Cupping is an ancient Chinese treatment that uses small glass cups (or, at the time, bamboo jars) as suction devices that are placed on the skin to disperse and break up stagnation and congestion. “Where there’s stagnation, there will be pain. Remove the stagnation, and you remove the pain.” The suction in the cups causes the skin and superficial muscle layer to be lightly drawn into the cup. Cupping is much like the inverse of massage – rather than applying pressure to muscles, it uses gentle pressure to pull them upward. For most patients, this is a particularly relaxing and relieving sensation. Once suctioned, the cups are generally left in place for about ten minutes while the patient relaxes. The suction and negative pressure provided by cupping helps loosen muscles and encourage blood flow. Most commonly it is used to relieve pains, stiff or sore muscles and relieve muscle spasms; this treatment is also valuable for the lungs, and can clear congestion from a common cold or help to control a person’s asthma. In fact, respiratory conditions are one of the most common maladies that cupping is used to relieve.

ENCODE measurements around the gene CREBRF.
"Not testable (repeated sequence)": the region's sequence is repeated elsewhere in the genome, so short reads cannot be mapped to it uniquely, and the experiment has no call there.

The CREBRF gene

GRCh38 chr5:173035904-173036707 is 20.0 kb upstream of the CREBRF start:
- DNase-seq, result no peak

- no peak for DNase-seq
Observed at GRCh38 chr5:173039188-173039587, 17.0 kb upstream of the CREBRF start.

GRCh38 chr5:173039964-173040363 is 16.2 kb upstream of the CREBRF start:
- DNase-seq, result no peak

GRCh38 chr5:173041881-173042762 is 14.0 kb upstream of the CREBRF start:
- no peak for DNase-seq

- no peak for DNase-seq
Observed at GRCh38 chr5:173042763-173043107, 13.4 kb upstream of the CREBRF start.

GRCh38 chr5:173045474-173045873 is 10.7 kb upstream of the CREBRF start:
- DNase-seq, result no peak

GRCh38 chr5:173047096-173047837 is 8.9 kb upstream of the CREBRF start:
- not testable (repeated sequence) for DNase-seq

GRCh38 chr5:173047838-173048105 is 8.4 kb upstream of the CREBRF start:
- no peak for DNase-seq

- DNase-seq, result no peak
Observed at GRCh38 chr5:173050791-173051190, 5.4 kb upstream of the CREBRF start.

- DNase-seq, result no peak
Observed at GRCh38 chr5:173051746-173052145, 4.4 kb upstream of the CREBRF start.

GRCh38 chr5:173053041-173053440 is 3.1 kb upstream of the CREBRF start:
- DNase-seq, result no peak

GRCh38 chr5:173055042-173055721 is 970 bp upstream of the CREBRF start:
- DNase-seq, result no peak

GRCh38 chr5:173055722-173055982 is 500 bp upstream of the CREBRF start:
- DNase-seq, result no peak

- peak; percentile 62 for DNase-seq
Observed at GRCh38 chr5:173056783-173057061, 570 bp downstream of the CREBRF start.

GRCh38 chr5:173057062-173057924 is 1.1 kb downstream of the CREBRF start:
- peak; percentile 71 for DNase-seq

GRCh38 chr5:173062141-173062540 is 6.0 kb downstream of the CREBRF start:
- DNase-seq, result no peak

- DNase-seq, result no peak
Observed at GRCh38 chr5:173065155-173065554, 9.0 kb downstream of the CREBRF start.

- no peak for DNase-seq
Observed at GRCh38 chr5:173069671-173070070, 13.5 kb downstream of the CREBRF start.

The side effects of cupping are fairly mild. Bruising should be expected, but skin should return to looking normal within 7-10 days.
Generally, cupping is combined with acupuncture in one treatment, but it can also be used alone. “Acupuncture and cupping, more than half of the ills cured,” is a famous Chinese saying.